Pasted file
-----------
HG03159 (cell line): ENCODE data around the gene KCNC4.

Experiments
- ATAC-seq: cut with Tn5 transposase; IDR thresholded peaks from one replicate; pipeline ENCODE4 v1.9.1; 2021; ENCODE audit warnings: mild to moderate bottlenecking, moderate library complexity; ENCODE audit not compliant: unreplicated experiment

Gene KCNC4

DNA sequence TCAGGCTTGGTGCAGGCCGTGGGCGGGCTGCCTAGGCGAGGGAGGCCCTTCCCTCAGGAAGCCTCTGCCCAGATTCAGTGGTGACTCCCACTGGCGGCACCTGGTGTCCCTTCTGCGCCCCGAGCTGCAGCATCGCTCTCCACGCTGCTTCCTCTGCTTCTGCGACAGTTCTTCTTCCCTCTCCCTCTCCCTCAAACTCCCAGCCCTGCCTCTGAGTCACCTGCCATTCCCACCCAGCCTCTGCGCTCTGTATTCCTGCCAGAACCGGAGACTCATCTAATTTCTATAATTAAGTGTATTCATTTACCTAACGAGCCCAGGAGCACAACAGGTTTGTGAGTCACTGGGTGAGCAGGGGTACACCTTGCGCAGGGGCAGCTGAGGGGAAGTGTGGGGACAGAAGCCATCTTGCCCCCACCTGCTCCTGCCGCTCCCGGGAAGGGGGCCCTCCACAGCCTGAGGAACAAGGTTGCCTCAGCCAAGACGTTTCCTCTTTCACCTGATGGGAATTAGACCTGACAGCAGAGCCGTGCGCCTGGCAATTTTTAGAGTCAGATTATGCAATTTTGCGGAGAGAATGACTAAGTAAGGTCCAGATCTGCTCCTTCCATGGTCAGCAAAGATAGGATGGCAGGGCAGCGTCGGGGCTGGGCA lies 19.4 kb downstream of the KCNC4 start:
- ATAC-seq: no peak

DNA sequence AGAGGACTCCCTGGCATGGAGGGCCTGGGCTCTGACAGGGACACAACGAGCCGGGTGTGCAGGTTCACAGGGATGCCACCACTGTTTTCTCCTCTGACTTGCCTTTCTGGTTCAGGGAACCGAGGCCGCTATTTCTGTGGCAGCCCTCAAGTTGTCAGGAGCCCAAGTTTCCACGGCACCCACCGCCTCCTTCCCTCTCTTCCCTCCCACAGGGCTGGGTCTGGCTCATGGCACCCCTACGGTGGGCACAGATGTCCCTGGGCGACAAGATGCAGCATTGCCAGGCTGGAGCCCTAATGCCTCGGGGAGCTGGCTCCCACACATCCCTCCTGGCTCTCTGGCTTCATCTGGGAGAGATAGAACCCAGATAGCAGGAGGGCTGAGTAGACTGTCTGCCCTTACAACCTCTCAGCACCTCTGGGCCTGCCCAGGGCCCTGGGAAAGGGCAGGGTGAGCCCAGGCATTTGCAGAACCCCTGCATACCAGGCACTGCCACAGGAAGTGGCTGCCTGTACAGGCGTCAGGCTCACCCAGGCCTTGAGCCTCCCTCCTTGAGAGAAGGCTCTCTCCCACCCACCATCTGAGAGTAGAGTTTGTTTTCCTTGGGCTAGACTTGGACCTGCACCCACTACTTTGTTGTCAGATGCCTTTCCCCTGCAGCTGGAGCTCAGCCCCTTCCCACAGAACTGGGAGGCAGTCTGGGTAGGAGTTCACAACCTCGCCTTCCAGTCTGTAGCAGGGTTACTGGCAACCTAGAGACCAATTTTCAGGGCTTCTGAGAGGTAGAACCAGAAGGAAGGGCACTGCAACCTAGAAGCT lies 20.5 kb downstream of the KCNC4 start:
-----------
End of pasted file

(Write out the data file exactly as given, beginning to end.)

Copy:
HG03159 (cell line): ENCODE data around the gene KCNC4.

Experiments
- ATAC-seq: cut with Tn5 transposase; IDR thresholded peaks from one replicate; pipeline ENCODE4 v1.9.1; 2021; ENCODE audit warnings: mild to moderate bottlenecking, moderate library complexity; ENCODE audit not compliant: unreplicated experiment

Gene KCNC4

DNA sequence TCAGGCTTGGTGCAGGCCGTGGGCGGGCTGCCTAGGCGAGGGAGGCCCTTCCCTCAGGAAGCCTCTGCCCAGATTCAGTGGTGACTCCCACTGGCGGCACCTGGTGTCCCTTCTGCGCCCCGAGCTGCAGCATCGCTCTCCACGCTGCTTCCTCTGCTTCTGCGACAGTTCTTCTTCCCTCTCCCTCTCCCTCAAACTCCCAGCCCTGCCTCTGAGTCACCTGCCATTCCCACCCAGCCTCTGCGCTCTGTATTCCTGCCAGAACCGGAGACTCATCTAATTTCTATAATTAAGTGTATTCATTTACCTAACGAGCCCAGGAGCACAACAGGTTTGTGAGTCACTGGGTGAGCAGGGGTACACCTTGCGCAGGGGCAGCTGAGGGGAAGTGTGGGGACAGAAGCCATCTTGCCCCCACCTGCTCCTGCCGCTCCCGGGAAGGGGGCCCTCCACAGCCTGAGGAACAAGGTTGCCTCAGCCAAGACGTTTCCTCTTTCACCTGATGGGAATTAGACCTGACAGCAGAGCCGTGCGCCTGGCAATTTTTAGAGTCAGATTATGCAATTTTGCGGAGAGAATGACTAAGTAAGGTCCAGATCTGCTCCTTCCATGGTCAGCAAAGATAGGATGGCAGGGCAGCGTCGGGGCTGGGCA lies 19.4 kb downstream of the KCNC4 start:
- ATAC-seq: no peak

DNA sequence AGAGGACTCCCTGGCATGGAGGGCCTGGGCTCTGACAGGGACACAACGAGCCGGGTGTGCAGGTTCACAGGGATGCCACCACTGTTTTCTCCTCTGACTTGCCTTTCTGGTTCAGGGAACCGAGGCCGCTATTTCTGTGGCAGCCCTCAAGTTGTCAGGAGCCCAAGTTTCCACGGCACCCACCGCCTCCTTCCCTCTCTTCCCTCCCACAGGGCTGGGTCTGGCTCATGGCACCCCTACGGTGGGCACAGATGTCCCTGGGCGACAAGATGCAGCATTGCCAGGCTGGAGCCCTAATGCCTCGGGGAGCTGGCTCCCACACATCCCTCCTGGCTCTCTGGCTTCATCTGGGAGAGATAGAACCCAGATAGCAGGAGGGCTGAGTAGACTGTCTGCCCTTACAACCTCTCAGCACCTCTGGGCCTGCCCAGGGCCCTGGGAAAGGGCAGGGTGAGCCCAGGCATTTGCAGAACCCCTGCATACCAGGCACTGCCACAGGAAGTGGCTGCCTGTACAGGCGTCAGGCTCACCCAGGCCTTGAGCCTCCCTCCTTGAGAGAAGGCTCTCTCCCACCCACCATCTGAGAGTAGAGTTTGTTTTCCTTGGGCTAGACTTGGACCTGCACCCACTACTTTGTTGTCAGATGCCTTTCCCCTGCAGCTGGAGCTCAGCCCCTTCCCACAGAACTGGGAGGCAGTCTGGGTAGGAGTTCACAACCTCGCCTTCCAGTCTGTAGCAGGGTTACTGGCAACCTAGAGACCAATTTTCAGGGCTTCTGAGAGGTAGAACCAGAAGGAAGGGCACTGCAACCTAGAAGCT lies 20.5 kb downstream of the KCNC4 start: